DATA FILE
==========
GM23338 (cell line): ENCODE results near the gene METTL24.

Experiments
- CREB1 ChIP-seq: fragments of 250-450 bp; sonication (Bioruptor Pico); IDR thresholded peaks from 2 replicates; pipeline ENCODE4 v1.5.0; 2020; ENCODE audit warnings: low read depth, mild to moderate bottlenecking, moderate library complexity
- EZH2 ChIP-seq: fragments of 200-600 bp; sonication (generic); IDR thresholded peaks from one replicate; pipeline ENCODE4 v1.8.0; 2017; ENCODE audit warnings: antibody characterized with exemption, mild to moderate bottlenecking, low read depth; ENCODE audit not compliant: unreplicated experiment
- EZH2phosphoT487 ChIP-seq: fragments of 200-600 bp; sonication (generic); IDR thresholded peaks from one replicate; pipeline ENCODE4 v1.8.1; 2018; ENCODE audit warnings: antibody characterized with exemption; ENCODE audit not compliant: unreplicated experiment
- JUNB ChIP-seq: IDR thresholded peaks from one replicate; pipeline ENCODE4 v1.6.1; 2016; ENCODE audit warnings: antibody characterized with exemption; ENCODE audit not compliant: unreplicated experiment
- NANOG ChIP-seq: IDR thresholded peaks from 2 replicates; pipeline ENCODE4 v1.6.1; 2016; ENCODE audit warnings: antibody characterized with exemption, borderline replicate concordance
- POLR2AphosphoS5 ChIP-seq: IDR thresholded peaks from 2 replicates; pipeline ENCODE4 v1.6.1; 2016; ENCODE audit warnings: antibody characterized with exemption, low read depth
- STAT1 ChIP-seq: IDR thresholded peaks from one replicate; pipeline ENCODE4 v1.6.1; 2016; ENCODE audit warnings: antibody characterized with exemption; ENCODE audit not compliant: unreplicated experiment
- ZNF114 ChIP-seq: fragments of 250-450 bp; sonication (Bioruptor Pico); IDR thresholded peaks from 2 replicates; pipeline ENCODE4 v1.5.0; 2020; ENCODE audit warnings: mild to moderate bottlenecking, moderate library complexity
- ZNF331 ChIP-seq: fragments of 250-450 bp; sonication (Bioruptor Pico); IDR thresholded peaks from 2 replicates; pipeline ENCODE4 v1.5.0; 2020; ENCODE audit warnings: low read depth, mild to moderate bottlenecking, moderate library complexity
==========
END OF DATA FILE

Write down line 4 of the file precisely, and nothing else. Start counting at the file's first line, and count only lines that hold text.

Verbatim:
- EZH2 ChIP-seq: fragments of 200-600 bp; sonication (generic); IDR thresholded peaks from one replicate; pipeline ENCODE4 v1.8.0; 2017; ENCODE audit warnings: antibody characterized with exemption, mild to moderate bottlenecking, low read depth; ENCODE audit not compliant: unreplicated experiment